Audria "Nubia" Arnold, CEO of Nubia Creative Images, is using her creative eye and cutting edge artistry to promote breast cancer awareness.
NCI will present its first 100 Smiles Go Pink Breast Awareness Campaign for Breast Cancer on Oct. 5-6 at Nubia Creative Images, 4466 Elvis Presley Blvd, Ste 210.
President Barack Obama unleashed a nationwide fury of protest and disapproval from ministers and pastors, many of them African Americans, with his public endorsement of same-sex marriage. Many encouraged their congregations to sit it out on Election Day and to ask family and friends to do the same.
Report #1209010656ME – translation: another homicide by way of gun.
The Memphis Police Department issued a release on Wednesday night (Sept. 19), with it reaching the newsroom of The New Tri-State Defender at 7:58:52 p.m. It was short and painfully familiar, ending with the notation that an investigation is ongoing and a plea from homicide investigator for "someone to come forward with information to help solve this crime."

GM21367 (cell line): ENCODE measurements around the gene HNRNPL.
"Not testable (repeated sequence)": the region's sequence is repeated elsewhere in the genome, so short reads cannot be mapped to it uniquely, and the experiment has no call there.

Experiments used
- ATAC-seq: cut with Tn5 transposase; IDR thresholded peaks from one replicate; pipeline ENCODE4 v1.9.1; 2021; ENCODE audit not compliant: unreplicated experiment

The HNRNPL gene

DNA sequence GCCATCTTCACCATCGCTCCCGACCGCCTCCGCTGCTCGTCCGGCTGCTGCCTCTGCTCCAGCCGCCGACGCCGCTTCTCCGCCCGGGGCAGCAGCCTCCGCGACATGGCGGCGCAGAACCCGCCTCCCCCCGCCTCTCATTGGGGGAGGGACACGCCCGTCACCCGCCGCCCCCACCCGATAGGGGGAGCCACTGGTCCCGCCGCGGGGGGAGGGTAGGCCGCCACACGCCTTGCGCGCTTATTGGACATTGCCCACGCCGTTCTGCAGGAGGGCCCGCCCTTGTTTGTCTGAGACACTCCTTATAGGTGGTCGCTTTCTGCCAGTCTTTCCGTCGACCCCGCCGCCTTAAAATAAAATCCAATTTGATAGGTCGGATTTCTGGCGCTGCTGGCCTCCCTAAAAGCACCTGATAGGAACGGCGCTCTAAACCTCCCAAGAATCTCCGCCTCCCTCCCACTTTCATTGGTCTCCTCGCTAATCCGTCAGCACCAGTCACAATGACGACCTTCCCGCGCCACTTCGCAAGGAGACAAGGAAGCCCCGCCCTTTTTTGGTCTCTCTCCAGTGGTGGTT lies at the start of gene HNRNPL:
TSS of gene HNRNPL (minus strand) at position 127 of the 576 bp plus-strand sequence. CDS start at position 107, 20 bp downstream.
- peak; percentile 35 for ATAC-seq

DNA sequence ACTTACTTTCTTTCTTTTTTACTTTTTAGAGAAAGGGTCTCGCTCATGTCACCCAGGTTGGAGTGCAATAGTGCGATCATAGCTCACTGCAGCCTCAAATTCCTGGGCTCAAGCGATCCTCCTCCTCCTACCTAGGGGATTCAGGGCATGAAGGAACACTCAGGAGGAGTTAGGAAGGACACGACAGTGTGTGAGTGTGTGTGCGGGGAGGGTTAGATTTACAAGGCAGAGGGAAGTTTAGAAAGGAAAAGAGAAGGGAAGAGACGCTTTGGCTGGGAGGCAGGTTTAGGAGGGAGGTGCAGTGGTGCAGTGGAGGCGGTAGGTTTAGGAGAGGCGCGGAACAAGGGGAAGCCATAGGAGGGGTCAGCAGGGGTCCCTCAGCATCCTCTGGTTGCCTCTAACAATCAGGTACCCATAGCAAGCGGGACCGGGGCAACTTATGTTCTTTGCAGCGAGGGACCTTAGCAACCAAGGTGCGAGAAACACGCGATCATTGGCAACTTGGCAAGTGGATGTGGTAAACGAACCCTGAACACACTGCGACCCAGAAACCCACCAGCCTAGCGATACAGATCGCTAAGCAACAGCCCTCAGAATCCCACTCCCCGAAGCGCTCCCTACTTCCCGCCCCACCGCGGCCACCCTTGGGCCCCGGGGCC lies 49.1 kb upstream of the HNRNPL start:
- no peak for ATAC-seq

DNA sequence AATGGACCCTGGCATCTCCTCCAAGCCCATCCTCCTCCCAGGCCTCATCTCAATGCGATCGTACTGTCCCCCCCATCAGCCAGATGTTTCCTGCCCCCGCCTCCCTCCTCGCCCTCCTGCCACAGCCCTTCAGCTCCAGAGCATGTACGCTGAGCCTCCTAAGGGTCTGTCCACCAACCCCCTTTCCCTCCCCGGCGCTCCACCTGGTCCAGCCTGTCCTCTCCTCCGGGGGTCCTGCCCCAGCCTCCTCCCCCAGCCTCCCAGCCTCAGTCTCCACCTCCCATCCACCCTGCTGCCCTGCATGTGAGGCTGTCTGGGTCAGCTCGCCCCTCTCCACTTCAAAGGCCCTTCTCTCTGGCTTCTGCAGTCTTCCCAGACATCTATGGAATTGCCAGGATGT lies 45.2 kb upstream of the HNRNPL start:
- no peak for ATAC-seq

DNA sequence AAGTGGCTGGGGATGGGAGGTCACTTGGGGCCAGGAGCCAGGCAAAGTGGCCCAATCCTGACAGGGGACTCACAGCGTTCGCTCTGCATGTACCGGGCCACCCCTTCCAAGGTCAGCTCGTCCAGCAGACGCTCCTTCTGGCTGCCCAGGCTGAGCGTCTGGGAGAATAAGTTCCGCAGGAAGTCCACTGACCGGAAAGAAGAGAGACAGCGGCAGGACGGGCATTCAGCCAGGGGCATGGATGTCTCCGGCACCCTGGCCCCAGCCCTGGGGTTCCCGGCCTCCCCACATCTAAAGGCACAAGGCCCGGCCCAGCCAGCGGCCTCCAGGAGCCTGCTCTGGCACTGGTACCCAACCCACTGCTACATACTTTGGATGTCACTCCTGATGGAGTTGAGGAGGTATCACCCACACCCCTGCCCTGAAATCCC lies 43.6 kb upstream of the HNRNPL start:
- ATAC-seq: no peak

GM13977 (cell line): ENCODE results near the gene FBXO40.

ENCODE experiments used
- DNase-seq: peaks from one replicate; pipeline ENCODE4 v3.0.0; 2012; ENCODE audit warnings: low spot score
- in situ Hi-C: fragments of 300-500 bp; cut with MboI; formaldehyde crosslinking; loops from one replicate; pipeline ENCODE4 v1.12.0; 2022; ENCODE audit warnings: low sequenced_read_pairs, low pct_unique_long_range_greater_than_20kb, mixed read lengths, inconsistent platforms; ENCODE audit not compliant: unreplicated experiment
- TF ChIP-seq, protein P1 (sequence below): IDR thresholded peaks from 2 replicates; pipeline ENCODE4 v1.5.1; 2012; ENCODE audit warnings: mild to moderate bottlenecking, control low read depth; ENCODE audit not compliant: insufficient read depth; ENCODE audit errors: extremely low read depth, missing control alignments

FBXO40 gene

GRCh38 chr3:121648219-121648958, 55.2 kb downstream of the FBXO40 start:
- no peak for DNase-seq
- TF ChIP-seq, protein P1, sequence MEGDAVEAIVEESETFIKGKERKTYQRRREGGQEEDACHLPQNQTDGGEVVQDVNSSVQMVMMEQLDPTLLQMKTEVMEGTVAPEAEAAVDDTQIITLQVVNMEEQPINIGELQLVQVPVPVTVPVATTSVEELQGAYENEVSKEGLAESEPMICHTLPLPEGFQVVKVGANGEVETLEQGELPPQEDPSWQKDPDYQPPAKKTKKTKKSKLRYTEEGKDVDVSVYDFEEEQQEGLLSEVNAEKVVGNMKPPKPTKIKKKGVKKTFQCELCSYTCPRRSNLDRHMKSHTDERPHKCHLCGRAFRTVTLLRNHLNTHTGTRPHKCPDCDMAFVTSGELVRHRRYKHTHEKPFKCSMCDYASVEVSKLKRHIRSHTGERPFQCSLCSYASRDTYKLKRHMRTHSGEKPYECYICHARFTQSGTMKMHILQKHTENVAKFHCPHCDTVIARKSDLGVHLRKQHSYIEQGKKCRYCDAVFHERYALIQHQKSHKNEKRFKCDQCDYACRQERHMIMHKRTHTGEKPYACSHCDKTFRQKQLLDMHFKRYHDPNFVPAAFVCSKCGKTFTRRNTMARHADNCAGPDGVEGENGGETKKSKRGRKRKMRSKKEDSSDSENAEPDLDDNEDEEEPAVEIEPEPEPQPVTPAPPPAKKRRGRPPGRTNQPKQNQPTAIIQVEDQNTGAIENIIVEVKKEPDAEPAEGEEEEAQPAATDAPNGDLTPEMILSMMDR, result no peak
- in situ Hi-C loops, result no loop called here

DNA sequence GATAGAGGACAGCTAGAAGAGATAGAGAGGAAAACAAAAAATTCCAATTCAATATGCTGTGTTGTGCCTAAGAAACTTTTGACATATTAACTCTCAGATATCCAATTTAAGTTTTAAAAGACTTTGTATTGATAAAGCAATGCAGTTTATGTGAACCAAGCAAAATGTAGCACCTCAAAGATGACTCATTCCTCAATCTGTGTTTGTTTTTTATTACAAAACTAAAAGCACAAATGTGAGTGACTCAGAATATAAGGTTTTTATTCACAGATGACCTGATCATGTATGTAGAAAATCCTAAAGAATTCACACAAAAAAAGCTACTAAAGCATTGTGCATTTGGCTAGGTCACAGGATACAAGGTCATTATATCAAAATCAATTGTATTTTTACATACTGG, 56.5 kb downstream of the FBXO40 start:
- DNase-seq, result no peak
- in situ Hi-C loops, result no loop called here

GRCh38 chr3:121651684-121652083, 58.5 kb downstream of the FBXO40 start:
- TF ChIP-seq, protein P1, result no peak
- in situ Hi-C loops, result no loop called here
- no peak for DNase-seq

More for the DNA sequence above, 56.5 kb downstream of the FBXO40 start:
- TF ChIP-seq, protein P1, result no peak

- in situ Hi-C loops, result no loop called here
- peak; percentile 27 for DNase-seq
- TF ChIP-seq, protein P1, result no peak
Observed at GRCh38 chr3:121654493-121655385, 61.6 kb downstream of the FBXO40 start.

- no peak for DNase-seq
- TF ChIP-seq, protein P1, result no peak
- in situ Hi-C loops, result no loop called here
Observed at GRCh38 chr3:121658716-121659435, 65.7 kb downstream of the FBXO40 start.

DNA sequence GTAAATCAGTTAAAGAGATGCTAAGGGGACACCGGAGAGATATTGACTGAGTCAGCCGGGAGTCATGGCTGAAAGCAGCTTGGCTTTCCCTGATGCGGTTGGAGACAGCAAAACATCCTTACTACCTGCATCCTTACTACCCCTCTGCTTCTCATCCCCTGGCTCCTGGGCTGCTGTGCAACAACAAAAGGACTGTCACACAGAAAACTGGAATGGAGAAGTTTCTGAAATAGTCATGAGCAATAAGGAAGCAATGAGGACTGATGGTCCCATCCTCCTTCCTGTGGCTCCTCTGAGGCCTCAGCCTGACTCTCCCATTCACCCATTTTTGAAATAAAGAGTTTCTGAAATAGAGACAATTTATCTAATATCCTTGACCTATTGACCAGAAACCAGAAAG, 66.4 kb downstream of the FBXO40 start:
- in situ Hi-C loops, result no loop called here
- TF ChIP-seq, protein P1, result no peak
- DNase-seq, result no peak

Each of them – all in their 70s – sat at a table with family and friends wearing a white flower pinned to their suits and dresses.
Eight friendly smiles greeted students and guests in the University Center at the University of Memphis, a building, had it existed 53 years ago, they would not have been allowed to visit.
Hundreds of Mitchell High School juniors and seniors will never forget last Thursday when alumnus and NBA great Thaddeus Young came home bearing spectacular gifts and a life-saving message: "Texting & Driving...It Can Wait."
"Thaddeus laid some texting-while-driving facts on the kids," said Chuck Thomas III, AT&T's regional director of External and Legislative Affairs.
There may never be statues or large public celebrations to commemorate him, but if the religions are right in teaching us that there is a place where good works are rewarded, there should be a great banquet planned for the Rev. Ezekiel Bell.
Born in Clarksdale, Miss. in 1935, Rev. Bell was one who made it his mission to dedicate his life to pushing his people forward.
Like his compatriot Joe Crittenden, whose life was chronicled in The New Tri State Defender's May 17, 2012 issue, even in his 80s Mr. Bell kept pushing forward.